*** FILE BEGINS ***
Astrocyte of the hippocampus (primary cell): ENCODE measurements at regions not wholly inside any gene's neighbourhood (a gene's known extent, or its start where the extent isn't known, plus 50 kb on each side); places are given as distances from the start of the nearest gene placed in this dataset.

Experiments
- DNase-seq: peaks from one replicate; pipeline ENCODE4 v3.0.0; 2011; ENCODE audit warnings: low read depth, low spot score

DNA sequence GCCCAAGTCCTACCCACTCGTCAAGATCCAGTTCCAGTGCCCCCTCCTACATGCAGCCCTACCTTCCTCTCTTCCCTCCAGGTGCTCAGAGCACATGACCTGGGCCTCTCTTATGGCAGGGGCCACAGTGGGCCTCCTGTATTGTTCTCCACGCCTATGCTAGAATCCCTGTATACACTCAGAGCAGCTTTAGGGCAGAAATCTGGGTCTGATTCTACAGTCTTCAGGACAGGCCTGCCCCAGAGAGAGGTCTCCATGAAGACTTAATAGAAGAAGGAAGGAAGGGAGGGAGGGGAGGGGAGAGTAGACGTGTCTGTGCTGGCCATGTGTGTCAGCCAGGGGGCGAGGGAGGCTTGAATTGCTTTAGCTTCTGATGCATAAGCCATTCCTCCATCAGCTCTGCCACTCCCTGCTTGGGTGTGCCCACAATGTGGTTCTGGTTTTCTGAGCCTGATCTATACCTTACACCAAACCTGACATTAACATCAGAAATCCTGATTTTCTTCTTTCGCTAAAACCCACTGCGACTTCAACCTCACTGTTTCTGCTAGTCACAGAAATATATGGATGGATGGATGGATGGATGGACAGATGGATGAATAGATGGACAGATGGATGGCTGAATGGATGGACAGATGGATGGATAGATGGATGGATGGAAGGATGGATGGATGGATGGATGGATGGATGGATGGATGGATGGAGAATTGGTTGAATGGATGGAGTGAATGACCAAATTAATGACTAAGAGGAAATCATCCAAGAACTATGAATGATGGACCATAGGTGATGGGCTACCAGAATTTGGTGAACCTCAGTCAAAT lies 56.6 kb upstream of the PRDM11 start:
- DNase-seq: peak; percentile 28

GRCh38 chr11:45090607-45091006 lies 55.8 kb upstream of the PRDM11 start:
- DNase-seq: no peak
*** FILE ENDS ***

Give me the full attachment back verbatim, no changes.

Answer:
Astrocyte of the hippocampus (primary cell): ENCODE measurements at regions not wholly inside any gene's neighbourhood (a gene's known extent, or its start where the extent isn't known, plus 50 kb on each side); places are given as distances from the start of the nearest gene placed in this dataset.

Experiments
- DNase-seq: peaks from one replicate; pipeline ENCODE4 v3.0.0; 2011; ENCODE audit warnings: low read depth, low spot score

DNA sequence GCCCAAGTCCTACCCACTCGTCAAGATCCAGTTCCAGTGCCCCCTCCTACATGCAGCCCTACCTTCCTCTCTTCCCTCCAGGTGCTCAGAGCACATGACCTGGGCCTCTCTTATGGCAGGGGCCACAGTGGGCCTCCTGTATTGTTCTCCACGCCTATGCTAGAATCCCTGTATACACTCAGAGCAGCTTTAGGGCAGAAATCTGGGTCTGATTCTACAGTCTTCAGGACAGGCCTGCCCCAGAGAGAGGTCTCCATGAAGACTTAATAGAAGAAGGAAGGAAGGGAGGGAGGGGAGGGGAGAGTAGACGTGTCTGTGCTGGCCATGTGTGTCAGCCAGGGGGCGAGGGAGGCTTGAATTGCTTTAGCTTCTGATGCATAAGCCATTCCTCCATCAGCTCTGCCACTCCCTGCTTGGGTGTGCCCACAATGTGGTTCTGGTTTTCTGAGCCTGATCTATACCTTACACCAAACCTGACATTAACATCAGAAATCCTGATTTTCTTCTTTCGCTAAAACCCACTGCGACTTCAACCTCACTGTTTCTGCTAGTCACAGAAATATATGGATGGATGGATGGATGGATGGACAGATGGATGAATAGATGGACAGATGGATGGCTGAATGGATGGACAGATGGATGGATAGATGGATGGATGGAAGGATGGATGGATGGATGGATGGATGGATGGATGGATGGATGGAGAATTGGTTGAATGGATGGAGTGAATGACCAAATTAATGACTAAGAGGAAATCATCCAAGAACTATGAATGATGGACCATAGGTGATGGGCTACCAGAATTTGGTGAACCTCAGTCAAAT lies 56.6 kb upstream of the PRDM11 start:
- DNase-seq: peak; percentile 28

GRCh38 chr11:45090607-45091006 lies 55.8 kb upstream of the PRDM11 start:
- DNase-seq: no peak